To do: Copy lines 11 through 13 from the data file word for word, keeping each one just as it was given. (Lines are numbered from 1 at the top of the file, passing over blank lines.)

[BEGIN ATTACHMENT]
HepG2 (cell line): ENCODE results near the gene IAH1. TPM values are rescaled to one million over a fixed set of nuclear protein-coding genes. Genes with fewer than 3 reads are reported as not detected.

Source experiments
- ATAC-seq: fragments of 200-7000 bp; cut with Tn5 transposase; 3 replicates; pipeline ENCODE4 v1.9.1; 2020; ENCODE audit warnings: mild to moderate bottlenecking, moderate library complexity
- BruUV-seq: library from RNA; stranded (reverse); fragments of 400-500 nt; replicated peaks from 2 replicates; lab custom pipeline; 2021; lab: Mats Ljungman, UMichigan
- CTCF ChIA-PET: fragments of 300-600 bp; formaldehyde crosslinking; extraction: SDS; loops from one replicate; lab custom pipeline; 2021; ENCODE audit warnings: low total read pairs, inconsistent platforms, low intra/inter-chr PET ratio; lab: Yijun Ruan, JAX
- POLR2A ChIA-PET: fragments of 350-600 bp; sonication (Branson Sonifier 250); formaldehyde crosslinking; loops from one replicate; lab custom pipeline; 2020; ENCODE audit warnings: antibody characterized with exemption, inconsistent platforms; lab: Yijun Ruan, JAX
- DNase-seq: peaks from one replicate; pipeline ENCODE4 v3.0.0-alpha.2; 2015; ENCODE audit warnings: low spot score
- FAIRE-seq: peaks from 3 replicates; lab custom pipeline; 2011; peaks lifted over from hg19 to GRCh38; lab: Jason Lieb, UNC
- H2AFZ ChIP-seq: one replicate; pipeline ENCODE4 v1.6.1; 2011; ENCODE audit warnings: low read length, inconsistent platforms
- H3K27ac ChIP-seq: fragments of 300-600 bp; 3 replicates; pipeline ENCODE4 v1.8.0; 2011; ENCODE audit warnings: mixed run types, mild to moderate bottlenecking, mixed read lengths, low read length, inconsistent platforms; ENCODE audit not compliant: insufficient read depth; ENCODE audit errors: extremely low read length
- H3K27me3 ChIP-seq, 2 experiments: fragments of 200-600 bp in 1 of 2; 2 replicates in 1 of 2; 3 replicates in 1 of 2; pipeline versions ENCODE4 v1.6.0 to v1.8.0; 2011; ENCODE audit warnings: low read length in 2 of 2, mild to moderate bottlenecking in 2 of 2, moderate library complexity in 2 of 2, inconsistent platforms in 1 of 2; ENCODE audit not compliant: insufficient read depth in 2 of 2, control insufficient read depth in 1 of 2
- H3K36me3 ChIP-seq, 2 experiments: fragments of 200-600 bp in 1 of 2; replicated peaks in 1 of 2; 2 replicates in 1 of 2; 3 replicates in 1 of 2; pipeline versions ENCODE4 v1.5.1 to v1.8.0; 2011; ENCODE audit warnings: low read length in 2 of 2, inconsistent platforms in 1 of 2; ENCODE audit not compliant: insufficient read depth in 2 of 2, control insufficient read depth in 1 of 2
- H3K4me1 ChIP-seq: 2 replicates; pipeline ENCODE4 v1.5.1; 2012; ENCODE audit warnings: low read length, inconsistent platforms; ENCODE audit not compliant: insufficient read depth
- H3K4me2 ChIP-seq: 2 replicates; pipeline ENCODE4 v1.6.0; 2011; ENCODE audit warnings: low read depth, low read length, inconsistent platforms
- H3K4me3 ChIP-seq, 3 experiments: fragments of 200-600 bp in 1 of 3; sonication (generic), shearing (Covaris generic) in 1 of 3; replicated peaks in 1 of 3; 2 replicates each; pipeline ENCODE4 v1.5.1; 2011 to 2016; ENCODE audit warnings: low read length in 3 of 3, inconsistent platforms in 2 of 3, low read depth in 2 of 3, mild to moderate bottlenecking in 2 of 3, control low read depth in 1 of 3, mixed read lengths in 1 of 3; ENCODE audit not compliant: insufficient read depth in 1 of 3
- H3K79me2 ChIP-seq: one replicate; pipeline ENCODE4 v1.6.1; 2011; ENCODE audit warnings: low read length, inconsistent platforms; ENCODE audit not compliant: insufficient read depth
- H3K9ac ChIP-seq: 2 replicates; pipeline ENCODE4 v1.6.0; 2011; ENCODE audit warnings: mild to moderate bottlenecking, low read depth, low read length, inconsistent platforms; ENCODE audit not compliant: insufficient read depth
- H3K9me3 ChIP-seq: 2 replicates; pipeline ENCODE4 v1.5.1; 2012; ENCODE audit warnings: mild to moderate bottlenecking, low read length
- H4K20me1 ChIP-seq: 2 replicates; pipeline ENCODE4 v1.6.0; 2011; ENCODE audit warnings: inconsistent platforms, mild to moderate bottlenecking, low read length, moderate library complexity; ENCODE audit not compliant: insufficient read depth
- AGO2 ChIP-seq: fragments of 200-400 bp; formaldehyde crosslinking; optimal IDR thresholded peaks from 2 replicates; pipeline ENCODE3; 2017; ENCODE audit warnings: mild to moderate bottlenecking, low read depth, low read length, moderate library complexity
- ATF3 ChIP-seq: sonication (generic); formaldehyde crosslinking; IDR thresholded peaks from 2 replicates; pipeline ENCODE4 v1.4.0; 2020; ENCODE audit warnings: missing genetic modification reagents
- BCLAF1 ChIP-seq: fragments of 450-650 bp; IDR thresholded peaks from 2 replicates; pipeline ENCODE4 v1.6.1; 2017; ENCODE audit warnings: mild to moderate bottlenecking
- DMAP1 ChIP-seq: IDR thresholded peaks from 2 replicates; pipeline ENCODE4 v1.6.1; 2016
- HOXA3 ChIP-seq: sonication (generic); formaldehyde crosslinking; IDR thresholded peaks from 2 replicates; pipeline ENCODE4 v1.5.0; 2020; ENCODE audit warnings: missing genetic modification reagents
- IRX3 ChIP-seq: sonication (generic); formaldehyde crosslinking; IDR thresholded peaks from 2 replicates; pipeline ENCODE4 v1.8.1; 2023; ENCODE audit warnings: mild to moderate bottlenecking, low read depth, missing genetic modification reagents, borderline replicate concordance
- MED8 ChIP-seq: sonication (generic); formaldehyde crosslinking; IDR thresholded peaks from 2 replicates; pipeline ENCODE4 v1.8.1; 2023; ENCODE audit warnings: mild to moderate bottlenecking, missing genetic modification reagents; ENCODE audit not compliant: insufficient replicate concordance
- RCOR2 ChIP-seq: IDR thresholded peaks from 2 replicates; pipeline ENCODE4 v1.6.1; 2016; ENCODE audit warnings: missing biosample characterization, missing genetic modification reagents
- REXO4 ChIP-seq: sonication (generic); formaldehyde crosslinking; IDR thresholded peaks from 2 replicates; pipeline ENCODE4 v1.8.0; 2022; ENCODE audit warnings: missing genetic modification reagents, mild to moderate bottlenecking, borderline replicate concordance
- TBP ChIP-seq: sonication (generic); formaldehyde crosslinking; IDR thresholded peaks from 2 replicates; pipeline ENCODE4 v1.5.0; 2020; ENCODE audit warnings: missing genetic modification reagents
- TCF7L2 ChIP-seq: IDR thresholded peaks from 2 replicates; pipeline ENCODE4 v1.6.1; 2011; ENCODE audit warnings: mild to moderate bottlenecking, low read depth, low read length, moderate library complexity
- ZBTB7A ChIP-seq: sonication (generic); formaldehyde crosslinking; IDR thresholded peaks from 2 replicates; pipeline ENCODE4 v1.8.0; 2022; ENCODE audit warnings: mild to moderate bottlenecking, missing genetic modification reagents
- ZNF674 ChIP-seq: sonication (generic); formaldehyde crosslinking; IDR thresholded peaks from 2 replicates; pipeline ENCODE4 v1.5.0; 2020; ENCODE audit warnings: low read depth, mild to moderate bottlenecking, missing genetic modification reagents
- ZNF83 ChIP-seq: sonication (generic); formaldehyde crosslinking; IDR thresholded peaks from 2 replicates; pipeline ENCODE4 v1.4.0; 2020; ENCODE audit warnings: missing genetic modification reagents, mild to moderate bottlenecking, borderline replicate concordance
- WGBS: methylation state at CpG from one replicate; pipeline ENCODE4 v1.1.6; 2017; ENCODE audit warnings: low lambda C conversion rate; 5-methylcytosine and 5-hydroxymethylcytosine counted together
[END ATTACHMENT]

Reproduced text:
- H3K27me3 ChIP-seq, 2 experiments: fragments of 200-600 bp in 1 of 2; 2 replicates in 1 of 2; 3 replicates in 1 of 2; pipeline versions ENCODE4 v1.6.0 to v1.8.0; 2011; ENCODE audit warnings: low read length in 2 of 2, mild to moderate bottlenecking in 2 of 2, moderate library complexity in 2 of 2, inconsistent platforms in 1 of 2; ENCODE audit not compliant: insufficient read depth in 2 of 2, control insufficient read depth in 1 of 2
- H3K36me3 ChIP-seq, 2 experiments: fragments of 200-600 bp in 1 of 2; replicated peaks in 1 of 2; 2 replicates in 1 of 2; 3 replicates in 1 of 2; pipeline versions ENCODE4 v1.5.1 to v1.8.0; 2011; ENCODE audit warnings: low read length in 2 of 2, inconsistent platforms in 1 of 2; ENCODE audit not compliant: insufficient read depth in 2 of 2, control insufficient read depth in 1 of 2
- H3K4me1 ChIP-seq: 2 replicates; pipeline ENCODE4 v1.5.1; 2012; ENCODE audit warnings: low read length, inconsistent platforms; ENCODE audit not compliant: insufficient read depth